Certain events played out that had been described before and, having taken care of that, the Cultivator came back home in a Mood, crumpling a yellow note in her hand. The Composer was there.

“Is there something wrong?” the guest said politely, though she knew what was wrong.

“Butting into things! I had a guest!” she fumed. Even angry, the Cultivator didn’t seem entirely serious. “That was really rude! Totally embarrassing!”

“But of course, you know that to prevent these sort of things, you have to take better care of your battles.”

“I’ll take better care of someone, alright…”

“Focus on the first problem,” the Composer said in the most consoling and calming tone she could muster. At the same time, she was somewhat amazed to find the Cultivator actually muttering and puzzled over whether the muttering was actually threatening in any way. “The Savage Brawl must be properly managed by its proper mistress.”

The Cultivator seemed to deflate and at first, the Composer thought she would collapse and whine again. But, happy surprise, she said, “Yeah, I know.”

“I would be happy to lend my help--“ the Composer stumbled a bit in surprise, but only once, “—anything you need.” As she had hoped, the Cultivator didn’t notice.

“Yeah,” she replied glumly. “Can’t say I know how to keep out pesky Ghosts.”

“I was actually talking more of your contestants.”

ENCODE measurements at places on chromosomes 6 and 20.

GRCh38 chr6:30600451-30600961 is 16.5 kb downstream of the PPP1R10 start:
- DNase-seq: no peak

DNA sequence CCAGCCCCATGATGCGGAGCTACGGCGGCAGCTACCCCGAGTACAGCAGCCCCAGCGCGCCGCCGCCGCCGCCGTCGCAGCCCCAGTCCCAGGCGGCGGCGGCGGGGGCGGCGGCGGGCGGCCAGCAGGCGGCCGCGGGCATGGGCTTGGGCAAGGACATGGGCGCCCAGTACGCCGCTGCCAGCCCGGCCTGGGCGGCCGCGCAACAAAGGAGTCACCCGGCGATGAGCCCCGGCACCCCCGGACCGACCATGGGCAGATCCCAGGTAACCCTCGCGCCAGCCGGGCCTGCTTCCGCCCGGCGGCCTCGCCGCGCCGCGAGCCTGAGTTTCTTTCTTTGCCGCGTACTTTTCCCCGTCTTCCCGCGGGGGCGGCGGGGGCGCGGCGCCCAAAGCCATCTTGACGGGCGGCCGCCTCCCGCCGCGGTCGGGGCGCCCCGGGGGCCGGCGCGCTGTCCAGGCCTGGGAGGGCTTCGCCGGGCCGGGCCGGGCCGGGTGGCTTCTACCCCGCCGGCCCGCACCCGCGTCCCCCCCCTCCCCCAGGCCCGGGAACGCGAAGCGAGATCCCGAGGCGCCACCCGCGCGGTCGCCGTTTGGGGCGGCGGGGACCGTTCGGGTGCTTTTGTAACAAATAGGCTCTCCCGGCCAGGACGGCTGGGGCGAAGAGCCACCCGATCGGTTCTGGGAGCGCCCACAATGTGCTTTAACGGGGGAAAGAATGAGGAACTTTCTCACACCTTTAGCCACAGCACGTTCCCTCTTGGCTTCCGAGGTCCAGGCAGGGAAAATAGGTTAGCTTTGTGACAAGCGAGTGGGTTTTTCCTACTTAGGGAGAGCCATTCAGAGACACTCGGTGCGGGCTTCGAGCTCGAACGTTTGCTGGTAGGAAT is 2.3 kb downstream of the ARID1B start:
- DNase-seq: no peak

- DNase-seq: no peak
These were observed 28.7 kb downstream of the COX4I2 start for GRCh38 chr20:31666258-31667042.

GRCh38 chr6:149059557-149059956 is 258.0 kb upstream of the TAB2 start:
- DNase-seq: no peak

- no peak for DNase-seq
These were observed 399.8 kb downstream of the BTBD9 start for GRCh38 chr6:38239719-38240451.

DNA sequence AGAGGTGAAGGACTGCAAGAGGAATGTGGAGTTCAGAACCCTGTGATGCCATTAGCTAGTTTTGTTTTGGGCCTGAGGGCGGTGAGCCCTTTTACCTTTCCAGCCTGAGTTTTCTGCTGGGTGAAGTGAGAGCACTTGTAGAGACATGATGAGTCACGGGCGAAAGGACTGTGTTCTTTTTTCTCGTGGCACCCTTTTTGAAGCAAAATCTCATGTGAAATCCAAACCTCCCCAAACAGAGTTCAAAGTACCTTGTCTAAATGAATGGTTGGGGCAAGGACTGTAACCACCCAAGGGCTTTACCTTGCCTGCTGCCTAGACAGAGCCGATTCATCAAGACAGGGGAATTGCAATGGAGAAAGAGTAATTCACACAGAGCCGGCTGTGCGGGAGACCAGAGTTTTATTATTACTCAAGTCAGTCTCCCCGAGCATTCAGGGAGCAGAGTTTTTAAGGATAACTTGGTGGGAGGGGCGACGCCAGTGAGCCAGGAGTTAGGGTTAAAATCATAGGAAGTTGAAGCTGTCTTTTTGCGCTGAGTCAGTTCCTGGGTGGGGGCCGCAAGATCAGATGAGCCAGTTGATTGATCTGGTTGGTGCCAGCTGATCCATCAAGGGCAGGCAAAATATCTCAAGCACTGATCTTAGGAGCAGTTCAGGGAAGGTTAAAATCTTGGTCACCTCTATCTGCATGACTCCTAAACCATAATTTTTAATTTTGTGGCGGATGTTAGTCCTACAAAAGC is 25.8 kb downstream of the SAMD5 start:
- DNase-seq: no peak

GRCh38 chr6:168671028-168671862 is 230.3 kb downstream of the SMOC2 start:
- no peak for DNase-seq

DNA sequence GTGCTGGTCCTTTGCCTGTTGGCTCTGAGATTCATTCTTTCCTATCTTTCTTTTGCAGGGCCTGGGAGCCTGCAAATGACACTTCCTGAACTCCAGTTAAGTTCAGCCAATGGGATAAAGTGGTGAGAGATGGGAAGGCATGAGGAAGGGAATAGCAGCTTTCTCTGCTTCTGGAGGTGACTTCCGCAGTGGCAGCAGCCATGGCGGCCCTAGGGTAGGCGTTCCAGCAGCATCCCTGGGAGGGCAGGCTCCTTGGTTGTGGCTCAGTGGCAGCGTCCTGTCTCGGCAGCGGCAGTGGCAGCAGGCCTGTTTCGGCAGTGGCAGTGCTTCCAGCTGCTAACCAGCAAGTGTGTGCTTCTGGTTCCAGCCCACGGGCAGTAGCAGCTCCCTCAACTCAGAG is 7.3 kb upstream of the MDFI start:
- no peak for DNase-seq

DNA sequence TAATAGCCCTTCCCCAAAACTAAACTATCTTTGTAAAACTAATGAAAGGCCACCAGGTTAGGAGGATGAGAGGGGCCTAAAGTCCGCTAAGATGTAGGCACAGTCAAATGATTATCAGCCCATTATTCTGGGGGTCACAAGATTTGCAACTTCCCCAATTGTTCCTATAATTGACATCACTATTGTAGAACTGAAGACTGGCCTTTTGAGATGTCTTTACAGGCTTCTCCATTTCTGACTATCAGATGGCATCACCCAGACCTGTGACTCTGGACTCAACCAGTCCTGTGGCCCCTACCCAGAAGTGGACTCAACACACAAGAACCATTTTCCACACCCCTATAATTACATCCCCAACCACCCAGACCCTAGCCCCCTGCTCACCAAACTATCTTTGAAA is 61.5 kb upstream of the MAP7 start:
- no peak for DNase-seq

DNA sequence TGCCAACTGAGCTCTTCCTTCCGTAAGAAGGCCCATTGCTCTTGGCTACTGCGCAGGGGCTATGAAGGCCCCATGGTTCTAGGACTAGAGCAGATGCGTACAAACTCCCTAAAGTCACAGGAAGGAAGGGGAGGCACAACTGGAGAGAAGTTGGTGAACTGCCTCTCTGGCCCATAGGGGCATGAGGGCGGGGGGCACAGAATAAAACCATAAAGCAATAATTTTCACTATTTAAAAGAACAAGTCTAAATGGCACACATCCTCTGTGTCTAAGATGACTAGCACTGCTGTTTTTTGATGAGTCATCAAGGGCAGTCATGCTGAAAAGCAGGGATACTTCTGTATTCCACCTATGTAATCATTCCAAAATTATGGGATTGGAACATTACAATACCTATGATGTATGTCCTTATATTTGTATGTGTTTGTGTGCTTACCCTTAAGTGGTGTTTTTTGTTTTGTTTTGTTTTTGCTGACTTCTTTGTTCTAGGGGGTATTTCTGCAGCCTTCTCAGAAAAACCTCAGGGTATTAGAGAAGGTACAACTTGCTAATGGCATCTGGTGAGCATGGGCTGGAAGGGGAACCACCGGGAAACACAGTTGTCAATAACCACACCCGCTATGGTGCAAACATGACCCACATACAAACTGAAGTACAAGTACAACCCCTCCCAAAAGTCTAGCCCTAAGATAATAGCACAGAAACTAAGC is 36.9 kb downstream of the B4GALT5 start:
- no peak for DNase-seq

The Cultivator took the time to raise an eyebrow at her friend. “You don’t think I can handle my contestants?”

Had she been a less domineering individual, the Composer might have taken a deep breath before continuing. Yes, there had been many reasons for this visit, but this was the heart of it…

“I’m worried.”

The Cultivator waved a hand around. “Don’t be. If anything, I can at least handle them.

The Composer nodded.
“Still. I am. It’s hard to hear them darkly mutter and plot your downfall while you do nothing in response.”

“Plot?” the Cultivator repeated, brightening a little. She didn’t even know. Of course. The Composer had expected this, but really, it didn’t make it less frustrating. The Cultivator waved her hand again. “Oh come on, plotting’s part of what these things’re all about, right? They’re angry, they want to get back at me, they plot, they fail…”

It really was amazing that, despite her natural curiosity, she couldn’t even keep up with recent news. The Composer bit back a contradiction. Instead, she said:
“One of them was trying to possess you.”

The long-haired woman’s response was, “Cool.” The Composer didn’t see it her way. “So which one was that?”

The Composer glanced at the screen.
“I believe he has just died by coffee.”

“What? Oh darn. Oh well. I guess that means I have to get back to work then!” she laughed. “So thanks a lot, Posey, really. I mean, you’re really busy, aren’t you? I’m really flattered you came. It’s always good to see you, y’know?”

“I’m not leaving yet. I want to make sure you have your next rounds prepared.”

The Cultivator’s face dropped. “Oh.”


The scene shifted. The ruined suburb rebuilt itself, then grew taller and sprawled wider across the surrounding land. There was a sudden increase in concrete and a sudden decrease in plant life. The city shone dully with metal and glass, crowding and piercing the sky, while the streets seemed to grow almost claustrophobic, despite the lack of people around.

The city was definitely rather hi-tech, or at least it had the air of hi-techiness all about it. There were visible cameras lining the streets and drab revolving posters listing the ways to spot criminals and the places to report them. Others listed various reminders of rules and mandatory inspections.